After Scott O’Hara’s suggestion to use the dialog element, I thought that it was time to try it out, see how it works, and what’s different or improved from the way I was approaching dialogs previously. To get yourself acquainted, here’s the MDN docs article about it. Additionally, if you’re looking for a quick, simplified demo, see this demo from Google.
My first reaction, naturally, was to the browser default styles. They are mostly the same across browsers. There’s a black border, a bit of padding, and positioning to center the element in the viewport. All of them are easy to adjust or remove, but it’s a little strange to have so much browser-default styling. It really suggests a more specific use of the element than is typical.
For the display/hide functionality of the dialog, it uses the display property, and toggles it between
block. This works, but means that we are limited on the amount of animation that we can use.
transition won’t work, so keyframe animations are needed, and we’re only able to animate the dialog in, not out, as
display: none will hide it immediately.
Notably, if we attempt to handle the display state ourselves, such as by setting
display: block all of the time and replacing it with
visibility, we lose all of the accessibility features that are inherent in the element. So, that’s a bummer. Maybe that will be a non-issue soon? 🤞 If you’re interested in getting around this in the meantime, I found this web.dev article to be a good example of how to approach that (though the author gets quite distracted by his CSS variable library).
Additionally, when using the dialog in its modal state (more on that in a moment), it comes with a backdrop pseudo element that also comes with some browser-default styles. These are easy to adjust as well, though there is apparently a quirk where it doesn’t currently inherit anything, rendering your custom properties useless in its context.
If you insert a
<form> element into the dialog, with a
method attribute of
dialog, it will use the submit button of that form to close the dialog. If the form has only one button, it will use that one, or if it has multiple buttons, it will use the submit button. Again, this heavily suggests a specific use-case for the dialog element, where you’re collecting info from the user.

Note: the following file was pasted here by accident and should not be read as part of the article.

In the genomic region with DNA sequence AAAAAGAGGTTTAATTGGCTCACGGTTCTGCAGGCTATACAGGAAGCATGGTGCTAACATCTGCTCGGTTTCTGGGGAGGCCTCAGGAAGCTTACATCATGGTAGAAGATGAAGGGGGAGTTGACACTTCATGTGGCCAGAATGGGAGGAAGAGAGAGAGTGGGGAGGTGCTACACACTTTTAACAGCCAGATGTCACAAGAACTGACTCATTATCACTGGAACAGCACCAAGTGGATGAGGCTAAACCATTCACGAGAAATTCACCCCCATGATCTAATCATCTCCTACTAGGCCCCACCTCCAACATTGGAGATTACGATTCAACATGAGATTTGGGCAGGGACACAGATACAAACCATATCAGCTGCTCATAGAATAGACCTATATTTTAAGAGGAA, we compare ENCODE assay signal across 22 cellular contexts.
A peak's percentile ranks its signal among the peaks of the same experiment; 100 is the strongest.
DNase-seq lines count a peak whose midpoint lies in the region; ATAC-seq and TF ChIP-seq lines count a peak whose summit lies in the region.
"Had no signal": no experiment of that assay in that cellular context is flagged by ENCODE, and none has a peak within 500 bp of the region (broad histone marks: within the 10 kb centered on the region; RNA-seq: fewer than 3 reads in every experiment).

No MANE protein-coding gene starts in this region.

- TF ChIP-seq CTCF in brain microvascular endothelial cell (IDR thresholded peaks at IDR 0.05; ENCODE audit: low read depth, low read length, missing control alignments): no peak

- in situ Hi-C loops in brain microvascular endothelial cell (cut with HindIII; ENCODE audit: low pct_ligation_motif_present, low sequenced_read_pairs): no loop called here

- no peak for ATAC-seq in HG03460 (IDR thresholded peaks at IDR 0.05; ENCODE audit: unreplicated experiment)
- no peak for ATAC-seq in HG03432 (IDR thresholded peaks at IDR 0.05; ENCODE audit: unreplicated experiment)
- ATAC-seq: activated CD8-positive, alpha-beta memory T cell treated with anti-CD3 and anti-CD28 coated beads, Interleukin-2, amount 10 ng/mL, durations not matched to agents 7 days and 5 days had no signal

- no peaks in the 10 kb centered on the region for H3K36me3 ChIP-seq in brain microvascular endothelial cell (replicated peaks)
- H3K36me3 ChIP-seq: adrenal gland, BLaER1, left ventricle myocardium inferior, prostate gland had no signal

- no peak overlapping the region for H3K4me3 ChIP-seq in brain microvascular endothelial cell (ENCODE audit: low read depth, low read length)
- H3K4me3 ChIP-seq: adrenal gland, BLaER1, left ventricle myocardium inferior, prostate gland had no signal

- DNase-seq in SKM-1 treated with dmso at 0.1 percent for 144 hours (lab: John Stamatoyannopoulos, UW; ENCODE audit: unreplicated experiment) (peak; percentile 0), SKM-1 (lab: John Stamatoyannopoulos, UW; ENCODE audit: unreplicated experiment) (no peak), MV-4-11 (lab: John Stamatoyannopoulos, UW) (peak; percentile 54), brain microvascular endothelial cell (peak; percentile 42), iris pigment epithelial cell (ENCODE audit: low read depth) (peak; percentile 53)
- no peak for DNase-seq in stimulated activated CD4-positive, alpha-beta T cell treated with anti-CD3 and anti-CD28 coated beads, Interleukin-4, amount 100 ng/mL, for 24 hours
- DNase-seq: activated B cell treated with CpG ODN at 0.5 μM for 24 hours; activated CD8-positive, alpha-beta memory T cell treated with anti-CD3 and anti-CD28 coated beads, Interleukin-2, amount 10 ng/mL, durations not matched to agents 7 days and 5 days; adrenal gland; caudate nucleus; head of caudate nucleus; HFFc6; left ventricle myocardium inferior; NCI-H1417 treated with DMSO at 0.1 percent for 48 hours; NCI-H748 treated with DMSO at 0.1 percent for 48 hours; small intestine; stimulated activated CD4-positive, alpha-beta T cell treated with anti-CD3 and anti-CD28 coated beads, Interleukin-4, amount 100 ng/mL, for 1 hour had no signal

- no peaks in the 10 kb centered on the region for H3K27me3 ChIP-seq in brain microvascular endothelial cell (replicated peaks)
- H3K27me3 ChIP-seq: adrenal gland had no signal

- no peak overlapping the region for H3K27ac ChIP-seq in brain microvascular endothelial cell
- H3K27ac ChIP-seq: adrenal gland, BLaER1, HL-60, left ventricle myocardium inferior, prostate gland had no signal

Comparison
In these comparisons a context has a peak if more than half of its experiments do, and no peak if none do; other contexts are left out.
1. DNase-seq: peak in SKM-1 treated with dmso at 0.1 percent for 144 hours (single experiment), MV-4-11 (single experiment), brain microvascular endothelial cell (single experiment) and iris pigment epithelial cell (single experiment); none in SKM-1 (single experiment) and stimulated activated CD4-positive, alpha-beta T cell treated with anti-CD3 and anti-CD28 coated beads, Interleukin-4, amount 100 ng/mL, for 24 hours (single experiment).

.showModal(). I wrongly assumed that these were the same, but they are not.
.show() will open the dialog in “non-modal” mode, whereas
.showModal() will open it in “modal” mode. Read more about showModal on MDN. And, to learn about the differences between modal and non-modal dialogs, Nielsen Norman has a great explainer.
If you need to customize the close functionality of the dialog, there is a
.close() method. This could be used for a “Cancel” button if you’ve got both a “Submit” and “Cancel” button.
One thing that you get for free with the dialog element is that the escape key will close the dialog, no hooking up necessary. Absolutely delightful.
Relatedly, a common pattern that people like to implement is the ability to close a dialog by clicking anywhere else on the page. This isn’t natively supported by the dialog element. There is no event listener for the backdrop element (as it’s a pseudo element and has the same limitations), so it would require an approach of listening for clicks on anything that isn’t the dialog itself.
A great perk of the dialog element is that it manages focus for you. When the dialog is opened, the first focusable element will receive focus, and then when the dialog is closed, focus will be returned to the element used to open the dialog. This is always tricky to manage, especially in cases where the context may change, the contents of the dialog may change, and all of that. Having it work out of a box is a great time saver.
Focus trap behavior
A second great perk of the dialog element is the browser-provided focus trap behavior. If you’re unfamiliar, this is what keeps your tab stops locked inside of an element when it’s active. In this case, when the dialog is open in its modal state, you can only tab to focusable elements in the dialog. The rest of the page is inaccessible.
As previously mentioned, there is a modal and a non-modal version of the dialog. In the non-modal version, there is no focus trap, so this is another important difference between the two.
Back to the modal version, one issue that seems a little strange to me is that the focus trap includes the address bar as a tab stop. This adds an extra step to get back around to the top of a dialog. However, a dialog is meant to represent a separate document (heading hierarchy should start over at h1 again), so I suppose that this sort of makes sense in that context. Apparently this has been debated, as Nolan Lawson details about halfway down in this article.
It definitely feels like this element is ready for use, based on what I’ve read and noodled around with here. It’s not without its quirks, but it seems like those quirks are less than the quirks of the current manual approach, which is our benchmark here in the front-end world. Browser support is really good, but I’d really like to know more about how the element performs in different screen readers, and if screen reader users have any trouble with it before making it my default approach.